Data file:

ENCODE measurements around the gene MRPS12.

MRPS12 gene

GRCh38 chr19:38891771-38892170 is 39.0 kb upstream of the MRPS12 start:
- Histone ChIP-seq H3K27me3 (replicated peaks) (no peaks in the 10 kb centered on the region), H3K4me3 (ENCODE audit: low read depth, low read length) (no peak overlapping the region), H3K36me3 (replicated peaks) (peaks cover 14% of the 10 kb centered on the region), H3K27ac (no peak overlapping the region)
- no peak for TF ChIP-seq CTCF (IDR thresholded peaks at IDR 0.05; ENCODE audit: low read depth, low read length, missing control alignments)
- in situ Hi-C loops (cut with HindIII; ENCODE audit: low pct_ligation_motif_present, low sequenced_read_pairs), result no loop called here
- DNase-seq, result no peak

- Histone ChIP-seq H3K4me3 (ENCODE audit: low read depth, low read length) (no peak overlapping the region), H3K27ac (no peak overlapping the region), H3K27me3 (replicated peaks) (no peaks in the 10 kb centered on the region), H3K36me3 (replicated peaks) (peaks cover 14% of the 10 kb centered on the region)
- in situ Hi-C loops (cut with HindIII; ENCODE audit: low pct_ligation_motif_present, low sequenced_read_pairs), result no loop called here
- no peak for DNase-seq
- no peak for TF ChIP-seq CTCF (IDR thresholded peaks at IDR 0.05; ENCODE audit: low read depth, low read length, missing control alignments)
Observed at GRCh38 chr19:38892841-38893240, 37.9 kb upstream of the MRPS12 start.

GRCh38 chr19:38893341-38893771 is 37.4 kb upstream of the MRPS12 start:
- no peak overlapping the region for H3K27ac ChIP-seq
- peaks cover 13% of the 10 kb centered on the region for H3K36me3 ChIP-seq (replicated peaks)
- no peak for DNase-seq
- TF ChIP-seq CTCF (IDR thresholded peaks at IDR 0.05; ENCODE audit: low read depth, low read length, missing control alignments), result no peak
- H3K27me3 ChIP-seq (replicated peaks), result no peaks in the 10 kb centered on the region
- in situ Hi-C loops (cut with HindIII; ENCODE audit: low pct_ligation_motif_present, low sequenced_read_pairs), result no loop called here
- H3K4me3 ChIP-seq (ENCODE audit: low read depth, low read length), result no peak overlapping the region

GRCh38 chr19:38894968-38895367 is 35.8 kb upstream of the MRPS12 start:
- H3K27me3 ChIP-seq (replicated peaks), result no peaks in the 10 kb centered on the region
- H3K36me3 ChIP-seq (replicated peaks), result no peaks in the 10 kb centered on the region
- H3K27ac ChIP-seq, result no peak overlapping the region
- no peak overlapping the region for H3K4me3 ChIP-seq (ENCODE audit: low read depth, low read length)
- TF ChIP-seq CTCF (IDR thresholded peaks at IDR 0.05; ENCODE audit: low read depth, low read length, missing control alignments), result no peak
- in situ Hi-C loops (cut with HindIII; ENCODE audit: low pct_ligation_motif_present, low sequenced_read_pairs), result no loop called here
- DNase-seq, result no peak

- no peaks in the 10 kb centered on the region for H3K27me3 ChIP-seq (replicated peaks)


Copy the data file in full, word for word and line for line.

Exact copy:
ENCODE measurements around the gene MRPS12.

MRPS12 gene

GRCh38 chr19:38891771-38892170 is 39.0 kb upstream of the MRPS12 start:
- Histone ChIP-seq H3K27me3 (replicated peaks) (no peaks in the 10 kb centered on the region), H3K4me3 (ENCODE audit: low read depth, low read length) (no peak overlapping the region), H3K36me3 (replicated peaks) (peaks cover 14% of the 10 kb centered on the region), H3K27ac (no peak overlapping the region)
- no peak for TF ChIP-seq CTCF (IDR thresholded peaks at IDR 0.05; ENCODE audit: low read depth, low read length, missing control alignments)
- in situ Hi-C loops (cut with HindIII; ENCODE audit: low pct_ligation_motif_present, low sequenced_read_pairs), result no loop called here
- DNase-seq, result no peak

- Histone ChIP-seq H3K4me3 (ENCODE audit: low read depth, low read length) (no peak overlapping the region), H3K27ac (no peak overlapping the region), H3K27me3 (replicated peaks) (no peaks in the 10 kb centered on the region), H3K36me3 (replicated peaks) (peaks cover 14% of the 10 kb centered on the region)
- in situ Hi-C loops (cut with HindIII; ENCODE audit: low pct_ligation_motif_present, low sequenced_read_pairs), result no loop called here
- no peak for DNase-seq
- no peak for TF ChIP-seq CTCF (IDR thresholded peaks at IDR 0.05; ENCODE audit: low read depth, low read length, missing control alignments)
Observed at GRCh38 chr19:38892841-38893240, 37.9 kb upstream of the MRPS12 start.

GRCh38 chr19:38893341-38893771 is 37.4 kb upstream of the MRPS12 start:
- no peak overlapping the region for H3K27ac ChIP-seq
- peaks cover 13% of the 10 kb centered on the region for H3K36me3 ChIP-seq (replicated peaks)
- no peak for DNase-seq
- TF ChIP-seq CTCF (IDR thresholded peaks at IDR 0.05; ENCODE audit: low read depth, low read length, missing control alignments), result no peak
- H3K27me3 ChIP-seq (replicated peaks), result no peaks in the 10 kb centered on the region
- in situ Hi-C loops (cut with HindIII; ENCODE audit: low pct_ligation_motif_present, low sequenced_read_pairs), result no loop called here
- H3K4me3 ChIP-seq (ENCODE audit: low read depth, low read length), result no peak overlapping the region

GRCh38 chr19:38894968-38895367 is 35.8 kb upstream of the MRPS12 start:
- H3K27me3 ChIP-seq (replicated peaks), result no peaks in the 10 kb centered on the region
- H3K36me3 ChIP-seq (replicated peaks), result no peaks in the 10 kb centered on the region
- H3K27ac ChIP-seq, result no peak overlapping the region
- no peak overlapping the region for H3K4me3 ChIP-seq (ENCODE audit: low read depth, low read length)
- TF ChIP-seq CTCF (IDR thresholded peaks at IDR 0.05; ENCODE audit: low read depth, low read length, missing control alignments), result no peak
- in situ Hi-C loops (cut with HindIII; ENCODE audit: low pct_ligation_motif_present, low sequenced_read_pairs), result no loop called here
- DNase-seq, result no peak

- no peaks in the 10 kb centered on the region for H3K27me3 ChIP-seq (replicated peaks)